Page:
As the brief, 6-8 hour story unfolds, you realize quickly that a catastrophic attack on a nuclear plant in Seattle, which was ostensibly carried out by no-good foreign terrorists, was in fact planned in part by Jonathan Irons, who swept into Seattle post-disaster to build veritable internment camps for the displaced citizens rocked by the catastrophic meltdown.
In between the stunning scene of the nuclear plant falling and a flash-forward level that takes place four years after the attack, the game presents you with a TV ad "produced by Atlas" that shows you how a private military would market their services to a broken populace.
The ad boasts that Atlas brought safety to Americans while they were down, with the apparent subtext that the United States government had failed them. Jonathan Irons, who, by the way, is played magnificently by Kevin Spacey, is shown later in a war room with a United States general, defying the orders of the government, and effectively making his play to take over the world.
While COD:AW is Fast and the Furious compared to TLOF's Easy Rider, the real fear of a disastrous terrorist attack hitting North America, followed by an overwhelming wave of police militarization to "secure" the continent, is exploited to its fullest. In a scene that shows futuristic Detroit, where civilians are interned in an Atlas-built camp to separate those with high levels of nuclear isotopes from the normies, an already-crippled and bankrupt city is cut down once again by the impending siege of a private, futuristic military.
I won't tell you how the game ends, but the damage Irons's army did to the very structure of American exceptionalism rings out in the world of COD:AW.
Then there's the upcoming Battlefield: Hardline (BH), which takes the topic of police militarization and addresses it head-on, rather than including it as subplot. In BH, the traditional Battlefield war game mode of army versus army becomes cops versus robbers in a fictional LA where supercharged cops battle criminals on palm tree-lined streets.
The unadulterated, naked look at cops with big guns teased in the game's promotion has already caused a shit-ton of controversy, but perhaps it's because people don't want to look directly at the reality of beefed up cops patrolling our streets. It's a valid concern to question, and the intensity of video games makes the examination of one of our greater, harder to discuss fears that much more shocking.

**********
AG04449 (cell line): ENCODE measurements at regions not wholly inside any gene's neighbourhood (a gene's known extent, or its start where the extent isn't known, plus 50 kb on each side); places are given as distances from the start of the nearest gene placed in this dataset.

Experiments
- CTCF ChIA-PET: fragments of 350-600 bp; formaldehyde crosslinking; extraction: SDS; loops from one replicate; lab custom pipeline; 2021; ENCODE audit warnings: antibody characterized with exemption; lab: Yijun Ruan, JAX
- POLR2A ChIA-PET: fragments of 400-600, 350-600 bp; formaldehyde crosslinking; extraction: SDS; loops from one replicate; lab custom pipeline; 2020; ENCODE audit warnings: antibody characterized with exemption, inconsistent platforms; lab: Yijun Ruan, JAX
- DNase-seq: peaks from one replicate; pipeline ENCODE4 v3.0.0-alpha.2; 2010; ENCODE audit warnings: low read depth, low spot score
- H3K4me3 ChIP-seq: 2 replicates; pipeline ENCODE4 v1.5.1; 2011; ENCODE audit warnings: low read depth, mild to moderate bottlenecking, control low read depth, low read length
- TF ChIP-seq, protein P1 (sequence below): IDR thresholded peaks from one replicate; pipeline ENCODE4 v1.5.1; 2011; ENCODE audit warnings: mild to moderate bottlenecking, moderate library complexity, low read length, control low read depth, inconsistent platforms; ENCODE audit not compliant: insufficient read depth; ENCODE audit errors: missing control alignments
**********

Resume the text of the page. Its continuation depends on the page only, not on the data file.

In Canada, where I write this, we are witnessing disturbing glimmers of police militarization creeping into our country. The 2010 Toronto G20 saw 20,000 cops in heavily armed gear descend on city streets, kettling protesters and building temporary detention centres and heavy-duty security fencing in the city. In 2012, Montreal was torn apart by student protesters, who were met with a police force that was twice as angry, who lobbied to push through emergency riot control laws. And just recently, the police force of Medicine Hat, Alberta, a town of 61,000 people, received a $275,000 armoured vehicle.
The advancement of video games has allowed for intense stories to be told in the most immersive fashion possible; a progression that will only increase exponentially as the Oculus Rift edges closer to being a consumer product. With a growing fear of police oppression, governments and armies overreacting to "terror," the possibility of an Ebola-like virus killing us all, and other existentially ruinous ideas crushing our collective subconscious, video games are stepping in to confront these fears directly, by allowing us to play through and within them.
Their handling of it may, sometimes, be cheesy, but games like TLOF and COD:AW provide some of the best and most honest narratives on the issue that we currently have at our disposal. And with the way things are going, both in the real world and in the studios of game development companies, these titles are only going to get more technologically advanced, while exploring scarier stories that are influenced by our crazy planet.